QVC and HSN join forces in deal valued at $2.1 billion (+ free shipping and for a limited time only)
The once fierce competitors and two best-known home-shopping TV networks in America, QVC and the Home Shopping Network, agreed to merge. This would create the largest television commerce company in the world, pending regulatory and shareholder approval.
- The merger creates the third largest ecommerce company in North America, behind Amazon and Walmart, according to eMarketer.
- Together, the two companies have 23 million customers, 2 billion website visits, and 320 million packages shipped annually.
- The merged companies should save between $75 million to $110 million in annual cost reductions within the next three to five years, with the money funding new innovations, says QVC chief executive Mike George.
- How will they keep their customers in the HSN-QVC ecosystem? And stop them from going to competitors like Amazon?
- 45% of QVC’s sales are from online shoppers, most of which are from mobile. The new company will invest even more in ecommerce and mobile.
Brexit breaks breakfast? UK’s classic meal could cost more
According to a report by KPMG, a hard Brexit will hit U.K. consumers directly in their wallets and stomachs — making the “Full English” breakfast 13% more expensive.
This example illustrates how complex supply chains affect even staple ingredients, as tariffs make them costlier. For example, two of the most impacted items of this quintessential English comfort food are juice and beans. Juice is bottled in Ireland from oranges grown in Spain, while beans are imported from the U.S. and cooked in Italy before being brought into the U.K.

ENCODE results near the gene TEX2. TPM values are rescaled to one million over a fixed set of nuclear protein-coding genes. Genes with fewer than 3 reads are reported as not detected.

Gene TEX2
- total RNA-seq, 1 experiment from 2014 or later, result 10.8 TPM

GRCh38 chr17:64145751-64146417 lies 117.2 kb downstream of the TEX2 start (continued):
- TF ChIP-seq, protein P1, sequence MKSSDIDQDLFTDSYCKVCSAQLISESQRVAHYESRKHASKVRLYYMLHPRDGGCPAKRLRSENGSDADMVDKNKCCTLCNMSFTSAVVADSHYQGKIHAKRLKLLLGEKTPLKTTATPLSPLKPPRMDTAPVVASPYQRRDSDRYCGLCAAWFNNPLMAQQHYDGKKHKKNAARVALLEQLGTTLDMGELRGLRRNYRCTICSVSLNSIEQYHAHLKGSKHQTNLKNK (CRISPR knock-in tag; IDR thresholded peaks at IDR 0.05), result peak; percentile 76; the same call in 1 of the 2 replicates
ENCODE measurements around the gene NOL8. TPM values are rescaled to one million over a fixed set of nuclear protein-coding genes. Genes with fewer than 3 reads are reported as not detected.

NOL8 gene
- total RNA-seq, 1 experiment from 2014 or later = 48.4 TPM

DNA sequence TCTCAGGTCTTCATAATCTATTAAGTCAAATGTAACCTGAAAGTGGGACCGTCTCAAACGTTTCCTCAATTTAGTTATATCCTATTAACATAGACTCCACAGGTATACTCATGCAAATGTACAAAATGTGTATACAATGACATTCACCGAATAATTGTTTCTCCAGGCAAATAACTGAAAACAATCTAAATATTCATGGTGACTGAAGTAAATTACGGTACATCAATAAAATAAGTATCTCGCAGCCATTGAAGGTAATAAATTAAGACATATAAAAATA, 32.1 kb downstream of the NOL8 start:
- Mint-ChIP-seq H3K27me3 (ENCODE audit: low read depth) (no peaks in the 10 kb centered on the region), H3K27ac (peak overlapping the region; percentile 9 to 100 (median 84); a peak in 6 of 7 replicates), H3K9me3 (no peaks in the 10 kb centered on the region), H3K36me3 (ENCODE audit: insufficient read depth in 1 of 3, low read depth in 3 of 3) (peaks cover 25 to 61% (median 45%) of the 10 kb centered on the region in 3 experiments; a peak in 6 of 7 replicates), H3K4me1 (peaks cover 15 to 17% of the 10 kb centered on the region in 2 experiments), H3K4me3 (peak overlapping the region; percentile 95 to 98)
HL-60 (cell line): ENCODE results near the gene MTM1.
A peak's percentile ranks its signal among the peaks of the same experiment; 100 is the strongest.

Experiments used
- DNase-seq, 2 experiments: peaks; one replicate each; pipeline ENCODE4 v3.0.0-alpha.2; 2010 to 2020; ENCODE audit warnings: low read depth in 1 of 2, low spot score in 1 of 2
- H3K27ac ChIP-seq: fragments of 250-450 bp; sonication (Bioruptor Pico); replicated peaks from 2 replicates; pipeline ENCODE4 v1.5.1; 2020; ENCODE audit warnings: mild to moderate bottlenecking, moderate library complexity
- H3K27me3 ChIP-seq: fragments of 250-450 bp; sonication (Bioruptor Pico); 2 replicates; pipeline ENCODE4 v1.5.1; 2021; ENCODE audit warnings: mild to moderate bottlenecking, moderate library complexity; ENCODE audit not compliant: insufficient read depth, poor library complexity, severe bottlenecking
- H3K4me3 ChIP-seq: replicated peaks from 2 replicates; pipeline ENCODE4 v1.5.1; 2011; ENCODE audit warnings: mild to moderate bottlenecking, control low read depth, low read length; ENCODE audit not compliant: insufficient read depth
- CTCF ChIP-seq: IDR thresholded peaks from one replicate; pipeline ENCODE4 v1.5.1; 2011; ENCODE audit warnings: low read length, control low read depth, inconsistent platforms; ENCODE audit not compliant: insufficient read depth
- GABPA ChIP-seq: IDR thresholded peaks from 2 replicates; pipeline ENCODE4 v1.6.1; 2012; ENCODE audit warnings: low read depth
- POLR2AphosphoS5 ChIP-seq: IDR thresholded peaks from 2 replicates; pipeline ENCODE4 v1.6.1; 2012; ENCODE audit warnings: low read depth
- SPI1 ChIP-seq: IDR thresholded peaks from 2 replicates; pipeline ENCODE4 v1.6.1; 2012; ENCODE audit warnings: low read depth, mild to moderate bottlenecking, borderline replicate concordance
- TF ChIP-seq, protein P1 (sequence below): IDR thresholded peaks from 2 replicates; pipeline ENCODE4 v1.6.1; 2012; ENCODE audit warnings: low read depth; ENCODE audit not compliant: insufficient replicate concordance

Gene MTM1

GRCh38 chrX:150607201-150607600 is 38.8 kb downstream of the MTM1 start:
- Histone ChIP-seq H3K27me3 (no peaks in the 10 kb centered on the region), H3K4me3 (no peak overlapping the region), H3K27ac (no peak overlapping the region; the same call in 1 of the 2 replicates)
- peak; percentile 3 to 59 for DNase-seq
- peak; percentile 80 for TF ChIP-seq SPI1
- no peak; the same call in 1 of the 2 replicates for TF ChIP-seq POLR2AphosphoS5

“If the U.K. leaves the EU without a trade deal or transitional agreement, we can expect both higher prices and a huge spike in red tape at the borders.”
— KPMG executive Bob Jones.
- How will pricier goods and services impact all British citizens — specifically the underprivileged — at a time when the price of many staple ingredients are already higher due to a weaker pound?
- Soaring food prices and downstream job losses from a recession now disproportionately impact the lower class, straining government social programs.
- Will Brexit drive the U.K. into another recession? A survey by Deloitte showed 72% of chief financial officers think the business environment will be worse when the U.K. leaves the EU.
Amazon and Dish discuss a partnership to enter the wireless business together
Another week, another Amazon deal has emerged; this time, with Dish. How exactly the two companies will mutually benefit from this potential partnership may not seem apparent at first glance.
But there are some fascinating opportunities — from the wireless business to drone delivery.
- Amazon could provide their own capacity when distributing content — providing a one-way broadcast signal for Amazon Prime video on a slice of Dish’s airwaves to avoid sluggish connections.